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Does that tooth need to come out?

It’s not something any dentist likes to end up doing, but sometimes we have to remove teeth. Somehow it feels like an admission of defeat on our part that we have not been able to save a tooth, and we never do it lightly here at Old Windsor Dental Practice.

General Dentistry in BerkshireHowever, there sometimes comes a point that we have filled, and crowned, and root canaled a tooth as much as we can and it still continues to fail. Sometimes there has been so much tooth material removed that the shell of the tooth can no longer withstand the powerful forces produced by chewing. Sometimes, despite our best effort, gum disease has become so far advanced that the tooth is so loose in its socket that it’s going to fall out soon anyway. Sometimes, it’s a wisdom tooth that is trying to come through at the wrong angle and is starting to affect the other teeth around it or has become infected. Whatever the reason, tooth extraction is still very much a part of our repertoire of treatments in general dentistry in Berkshire.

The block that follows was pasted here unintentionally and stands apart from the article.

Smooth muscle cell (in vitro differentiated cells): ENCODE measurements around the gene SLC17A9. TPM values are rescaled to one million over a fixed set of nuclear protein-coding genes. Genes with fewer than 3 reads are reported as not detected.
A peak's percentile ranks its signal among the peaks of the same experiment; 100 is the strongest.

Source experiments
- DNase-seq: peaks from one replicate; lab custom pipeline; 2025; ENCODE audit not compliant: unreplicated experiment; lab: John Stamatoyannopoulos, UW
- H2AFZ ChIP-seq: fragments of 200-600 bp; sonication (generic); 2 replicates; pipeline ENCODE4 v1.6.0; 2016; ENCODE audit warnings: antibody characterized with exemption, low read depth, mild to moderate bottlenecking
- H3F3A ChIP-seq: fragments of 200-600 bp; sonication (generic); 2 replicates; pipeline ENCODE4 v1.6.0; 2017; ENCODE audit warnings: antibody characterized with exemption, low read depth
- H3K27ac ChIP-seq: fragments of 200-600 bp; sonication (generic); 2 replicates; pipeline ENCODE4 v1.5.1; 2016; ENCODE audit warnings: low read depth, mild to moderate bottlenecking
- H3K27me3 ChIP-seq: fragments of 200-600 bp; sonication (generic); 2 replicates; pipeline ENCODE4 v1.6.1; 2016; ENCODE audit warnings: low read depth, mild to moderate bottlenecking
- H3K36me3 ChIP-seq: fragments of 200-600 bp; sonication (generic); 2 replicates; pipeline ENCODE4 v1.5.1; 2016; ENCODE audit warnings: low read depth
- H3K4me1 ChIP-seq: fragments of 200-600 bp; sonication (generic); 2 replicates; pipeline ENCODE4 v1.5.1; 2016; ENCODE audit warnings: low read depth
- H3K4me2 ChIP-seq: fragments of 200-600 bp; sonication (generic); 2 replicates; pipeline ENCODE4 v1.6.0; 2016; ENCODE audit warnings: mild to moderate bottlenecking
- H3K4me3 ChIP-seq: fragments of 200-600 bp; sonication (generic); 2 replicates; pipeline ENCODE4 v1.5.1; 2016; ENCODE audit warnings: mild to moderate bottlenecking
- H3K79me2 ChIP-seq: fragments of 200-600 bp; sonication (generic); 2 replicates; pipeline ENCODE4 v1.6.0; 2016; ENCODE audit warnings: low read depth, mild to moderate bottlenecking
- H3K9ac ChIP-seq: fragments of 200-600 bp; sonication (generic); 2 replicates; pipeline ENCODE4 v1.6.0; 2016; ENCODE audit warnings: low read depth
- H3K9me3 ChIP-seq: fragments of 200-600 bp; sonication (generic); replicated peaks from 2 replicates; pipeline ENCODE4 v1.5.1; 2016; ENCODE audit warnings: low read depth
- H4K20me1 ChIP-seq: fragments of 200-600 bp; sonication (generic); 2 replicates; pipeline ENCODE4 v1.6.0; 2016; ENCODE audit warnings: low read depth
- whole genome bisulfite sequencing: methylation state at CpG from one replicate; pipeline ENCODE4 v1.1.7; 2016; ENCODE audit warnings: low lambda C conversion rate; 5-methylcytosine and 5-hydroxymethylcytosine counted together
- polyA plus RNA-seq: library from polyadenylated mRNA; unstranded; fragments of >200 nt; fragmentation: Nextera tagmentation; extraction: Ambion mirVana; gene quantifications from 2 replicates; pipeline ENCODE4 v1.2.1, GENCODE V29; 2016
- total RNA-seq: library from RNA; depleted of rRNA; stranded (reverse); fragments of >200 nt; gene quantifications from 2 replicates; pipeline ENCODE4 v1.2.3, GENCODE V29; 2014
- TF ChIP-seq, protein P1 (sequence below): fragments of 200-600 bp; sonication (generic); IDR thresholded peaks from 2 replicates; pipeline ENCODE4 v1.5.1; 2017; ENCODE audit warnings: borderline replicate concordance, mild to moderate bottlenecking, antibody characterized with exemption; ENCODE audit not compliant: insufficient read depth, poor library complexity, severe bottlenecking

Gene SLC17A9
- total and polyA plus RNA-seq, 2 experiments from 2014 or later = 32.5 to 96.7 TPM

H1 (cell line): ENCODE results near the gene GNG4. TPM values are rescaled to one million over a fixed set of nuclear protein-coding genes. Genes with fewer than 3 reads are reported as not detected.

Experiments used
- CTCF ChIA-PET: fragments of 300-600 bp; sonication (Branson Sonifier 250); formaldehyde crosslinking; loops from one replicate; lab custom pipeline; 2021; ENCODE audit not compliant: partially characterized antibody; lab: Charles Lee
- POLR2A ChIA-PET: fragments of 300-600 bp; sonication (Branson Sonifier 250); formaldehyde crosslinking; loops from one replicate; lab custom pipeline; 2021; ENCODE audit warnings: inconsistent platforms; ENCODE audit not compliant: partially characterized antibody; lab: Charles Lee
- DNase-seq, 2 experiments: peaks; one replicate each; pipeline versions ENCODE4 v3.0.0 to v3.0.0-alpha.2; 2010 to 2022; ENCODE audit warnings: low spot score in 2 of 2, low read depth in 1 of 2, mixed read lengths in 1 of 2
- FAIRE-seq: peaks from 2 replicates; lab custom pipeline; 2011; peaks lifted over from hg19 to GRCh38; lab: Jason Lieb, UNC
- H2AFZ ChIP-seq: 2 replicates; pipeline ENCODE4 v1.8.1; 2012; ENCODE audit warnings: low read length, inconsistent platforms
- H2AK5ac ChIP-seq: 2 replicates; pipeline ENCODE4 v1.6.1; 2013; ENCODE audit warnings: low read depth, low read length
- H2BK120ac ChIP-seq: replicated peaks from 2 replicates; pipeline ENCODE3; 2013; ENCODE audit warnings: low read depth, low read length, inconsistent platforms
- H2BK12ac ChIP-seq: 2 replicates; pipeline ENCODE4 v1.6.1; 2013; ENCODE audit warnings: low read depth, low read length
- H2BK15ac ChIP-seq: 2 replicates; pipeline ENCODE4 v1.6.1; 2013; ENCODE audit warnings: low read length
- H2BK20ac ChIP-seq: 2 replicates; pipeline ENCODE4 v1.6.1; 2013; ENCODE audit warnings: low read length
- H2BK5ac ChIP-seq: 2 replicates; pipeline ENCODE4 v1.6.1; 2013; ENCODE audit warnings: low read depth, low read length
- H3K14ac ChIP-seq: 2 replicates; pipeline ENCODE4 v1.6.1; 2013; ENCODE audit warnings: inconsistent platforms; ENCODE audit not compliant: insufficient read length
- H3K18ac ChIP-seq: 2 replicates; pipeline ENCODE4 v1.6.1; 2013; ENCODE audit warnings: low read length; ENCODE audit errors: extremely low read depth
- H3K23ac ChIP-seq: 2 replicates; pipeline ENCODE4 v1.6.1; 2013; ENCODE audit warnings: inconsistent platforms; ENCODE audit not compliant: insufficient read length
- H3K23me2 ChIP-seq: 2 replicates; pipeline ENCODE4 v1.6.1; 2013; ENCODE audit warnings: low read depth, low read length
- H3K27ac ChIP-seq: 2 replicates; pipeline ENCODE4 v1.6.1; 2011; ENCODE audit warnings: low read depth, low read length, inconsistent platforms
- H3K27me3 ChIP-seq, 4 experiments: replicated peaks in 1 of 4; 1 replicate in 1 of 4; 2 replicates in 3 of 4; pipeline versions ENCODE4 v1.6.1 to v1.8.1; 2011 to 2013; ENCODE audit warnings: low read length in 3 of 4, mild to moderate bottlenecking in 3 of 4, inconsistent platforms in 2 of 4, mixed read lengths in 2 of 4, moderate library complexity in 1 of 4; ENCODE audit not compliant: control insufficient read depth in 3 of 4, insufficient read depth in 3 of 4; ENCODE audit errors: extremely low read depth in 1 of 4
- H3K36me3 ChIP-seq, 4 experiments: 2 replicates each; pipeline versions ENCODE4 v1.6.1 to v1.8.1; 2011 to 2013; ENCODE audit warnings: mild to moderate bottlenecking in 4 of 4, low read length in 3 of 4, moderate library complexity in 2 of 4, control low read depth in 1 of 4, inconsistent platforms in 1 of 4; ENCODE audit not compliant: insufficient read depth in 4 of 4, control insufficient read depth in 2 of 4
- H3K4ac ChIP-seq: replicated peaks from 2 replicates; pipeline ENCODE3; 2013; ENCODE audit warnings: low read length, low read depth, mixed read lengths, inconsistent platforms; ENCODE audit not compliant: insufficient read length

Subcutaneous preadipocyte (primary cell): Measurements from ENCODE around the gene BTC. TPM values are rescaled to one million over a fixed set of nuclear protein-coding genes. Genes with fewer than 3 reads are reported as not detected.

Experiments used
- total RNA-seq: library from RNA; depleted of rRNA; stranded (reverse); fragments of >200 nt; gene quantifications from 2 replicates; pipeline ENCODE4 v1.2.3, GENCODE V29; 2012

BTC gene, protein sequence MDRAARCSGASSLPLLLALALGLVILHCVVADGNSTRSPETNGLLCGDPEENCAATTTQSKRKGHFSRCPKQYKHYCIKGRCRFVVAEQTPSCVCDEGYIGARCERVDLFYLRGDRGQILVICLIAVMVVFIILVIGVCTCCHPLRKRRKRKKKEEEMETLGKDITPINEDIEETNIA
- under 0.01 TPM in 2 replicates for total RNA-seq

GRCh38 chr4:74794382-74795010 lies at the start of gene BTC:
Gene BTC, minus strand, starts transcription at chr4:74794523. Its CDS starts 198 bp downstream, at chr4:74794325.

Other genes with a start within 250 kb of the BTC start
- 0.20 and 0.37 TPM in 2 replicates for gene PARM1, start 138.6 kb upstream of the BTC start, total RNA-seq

What to expect when you have an extraction

  • We like to know exactly what’s going on under the gum, so we may well take an x-ray to get the information;
  • We like you to be comfortable, so we will completely numb the area with a local anaesthetic. If you are very anxious (and who wouldn’t be?), we can also offer you sedation to relax you;
  • We will very carefully and gently extract your tooth.

Afterwards, you can expect there to be some swelling and tenderness that can go on for a few days. Pain and bleeding are the two main things to watch out for.

Painkillers

You can use over-the-counter painkillers. Ibuprofen is a good choice. Don’t take aspirin as this can make the wound bleed.

Bleeding

Because the mouth is a wet area, you are not going to form a scab, but you will get a clot that it’s important to keep in place. Bleeding looks a lot worse than it is because your saliva increases the amount of liquid that comes out.